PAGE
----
Students lobby Lawrence council members for intersection improvements


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Crossing the street at Route 206/Lawrence Road and Eggerts Crossing Road in Lawrence Township can be risky, but several Lawrence Intermediate School students have come up with solutions to make it safer.

The fourth-graders, some of whom cross the intersection to get to their school on Eggerts Crossing Road, would like the speed limit on Route 206 to be reduced from 35 mph to 25 mph and they would like to have a lighted pedestrian “Walk/Don’t Walk” signal installed at the Route 206 and Eggerts Crossing Road intersection.

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And although the intermediate school is down the street from the intersection, the students would like the crosswalk at the driveway entrance to the school to be repainted.

Those suggestions, which were presented to the Township Council at its May 15 meeting, grew out of a study of the Route 206 and Eggerts Crossing Road intersection that was conducted by students enrolled in the school’s program for gifted and talented youngsters.

Accompanied by representatives from the Greater Mercer Transportation Management Authority, the students spent two days in October studying conditions at the intersection.

The students walked from the school to the intersection to take measurements. They measured the length and width of the crosswalks at Route 206 and Eggerts Crossing Road, as well as the timing of the red and green traffic signals.

Based on their study, the students said, there is not enough time to cross the street. The white pedestrian signal would tell people when it is safe to walk across the intersection.

The students told council members the intersection is heavily used by themselves and their schoolmates, and by Rider University students who are on the college’s track team. The track team members run from the campus to the intermediate school and back to campus.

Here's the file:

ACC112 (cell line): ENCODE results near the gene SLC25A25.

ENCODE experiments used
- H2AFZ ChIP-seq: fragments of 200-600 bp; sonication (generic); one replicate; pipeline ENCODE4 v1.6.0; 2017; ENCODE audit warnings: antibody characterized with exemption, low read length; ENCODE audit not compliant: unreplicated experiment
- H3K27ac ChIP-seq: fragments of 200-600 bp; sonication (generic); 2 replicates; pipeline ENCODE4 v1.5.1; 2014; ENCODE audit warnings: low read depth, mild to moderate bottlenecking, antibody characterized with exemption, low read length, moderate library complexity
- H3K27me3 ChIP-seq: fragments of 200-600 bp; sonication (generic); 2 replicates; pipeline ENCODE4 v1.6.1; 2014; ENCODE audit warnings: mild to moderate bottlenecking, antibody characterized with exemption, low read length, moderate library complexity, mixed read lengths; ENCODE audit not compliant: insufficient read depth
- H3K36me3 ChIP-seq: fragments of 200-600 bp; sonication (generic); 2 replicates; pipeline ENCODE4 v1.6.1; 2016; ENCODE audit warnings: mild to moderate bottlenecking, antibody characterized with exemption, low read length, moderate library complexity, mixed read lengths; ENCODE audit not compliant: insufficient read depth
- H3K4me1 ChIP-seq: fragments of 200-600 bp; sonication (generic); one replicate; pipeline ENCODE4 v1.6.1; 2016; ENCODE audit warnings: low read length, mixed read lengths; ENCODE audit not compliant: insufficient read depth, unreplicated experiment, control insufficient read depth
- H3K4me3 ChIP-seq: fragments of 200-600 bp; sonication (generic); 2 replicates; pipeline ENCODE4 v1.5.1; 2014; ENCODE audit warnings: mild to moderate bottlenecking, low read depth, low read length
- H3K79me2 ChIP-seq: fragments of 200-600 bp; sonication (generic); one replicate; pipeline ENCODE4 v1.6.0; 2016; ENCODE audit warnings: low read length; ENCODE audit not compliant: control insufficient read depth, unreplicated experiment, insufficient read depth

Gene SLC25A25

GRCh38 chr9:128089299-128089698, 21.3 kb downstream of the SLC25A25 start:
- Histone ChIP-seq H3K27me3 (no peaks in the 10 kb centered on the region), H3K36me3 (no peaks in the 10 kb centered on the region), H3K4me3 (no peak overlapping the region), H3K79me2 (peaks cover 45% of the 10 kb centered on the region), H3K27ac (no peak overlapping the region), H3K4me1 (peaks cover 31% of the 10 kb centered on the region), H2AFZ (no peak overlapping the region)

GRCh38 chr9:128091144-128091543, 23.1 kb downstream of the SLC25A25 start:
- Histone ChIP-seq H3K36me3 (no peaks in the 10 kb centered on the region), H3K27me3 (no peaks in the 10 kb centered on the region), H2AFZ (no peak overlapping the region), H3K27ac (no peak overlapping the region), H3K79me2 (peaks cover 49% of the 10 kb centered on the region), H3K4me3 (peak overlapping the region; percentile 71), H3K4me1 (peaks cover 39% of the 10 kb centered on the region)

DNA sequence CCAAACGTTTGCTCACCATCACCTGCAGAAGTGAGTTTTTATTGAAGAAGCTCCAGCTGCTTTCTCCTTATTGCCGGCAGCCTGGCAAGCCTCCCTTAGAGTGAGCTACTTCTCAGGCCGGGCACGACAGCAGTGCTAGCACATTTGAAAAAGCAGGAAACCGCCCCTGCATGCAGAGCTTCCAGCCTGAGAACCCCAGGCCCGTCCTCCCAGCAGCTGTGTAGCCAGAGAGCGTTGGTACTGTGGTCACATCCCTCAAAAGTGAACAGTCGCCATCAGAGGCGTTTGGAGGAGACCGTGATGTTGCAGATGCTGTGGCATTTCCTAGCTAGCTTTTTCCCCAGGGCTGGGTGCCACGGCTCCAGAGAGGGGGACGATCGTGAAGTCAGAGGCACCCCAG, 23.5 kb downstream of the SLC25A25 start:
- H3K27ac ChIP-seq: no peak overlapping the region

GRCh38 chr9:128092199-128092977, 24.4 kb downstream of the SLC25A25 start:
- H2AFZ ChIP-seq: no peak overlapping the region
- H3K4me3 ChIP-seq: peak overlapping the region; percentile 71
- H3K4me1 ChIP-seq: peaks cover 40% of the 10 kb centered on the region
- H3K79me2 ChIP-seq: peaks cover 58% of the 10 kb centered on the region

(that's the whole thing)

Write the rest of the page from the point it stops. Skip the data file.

“Those runners need a safe road, in addition to all of the Lawrence Intermediate School walkers and the car traffic in and out of Lawrence Intermediate School on a daily basis,” one of the fourth-graders told the council.

While the students were conducting their pedestrian safety audit, a large truck turned onto Eggerts Crossing Road and nearly struck them, the students told council members. They said they had to jump out of the way and onto the grass because the truck had to go onto the sidewalk to make the turn.

The students also researched traffic fatalities and discovered that 26 percent of New Jersey’s traffic fatalities occurred at intersections – that is 131 fatalities out of 500 reported fatalities from 2014 to June 30, 2017.

They also learned that in the first six months of 2016, 71 pedestrians were involved in fatal traffic accidents. During the first six months of 2017, there were 68 pedestrians involved in fatal accidents.

After the students completed their presentation, Councilman David Maffei asked them if reducing the speed limit on Route 206 would help. They answered with a resounding “yes.”

Councilman Michael Powers told the children the speed limit on Route 206 had already been reduced from 40 mph to 35 mph. Route 206 is controlled by the state Department of Transportation (DOT).

The DOT agreed to reduce the speed limit in 2011 at the council’s request, between Brearley and Skillman avenues. The request to lower the speed limit was made after two school crossing guards were struck by vehicles at the intersection of Route 206 and Eggerts Crossing Road in 2010 and 2013.

Mayor Christopher Bobbitt thanked the students for their presentation.

“Thank you for your recommendations. I can talk to the people at the state. There are no promises, but I can ask them” about lowering the speed limit, Bobbitt said.

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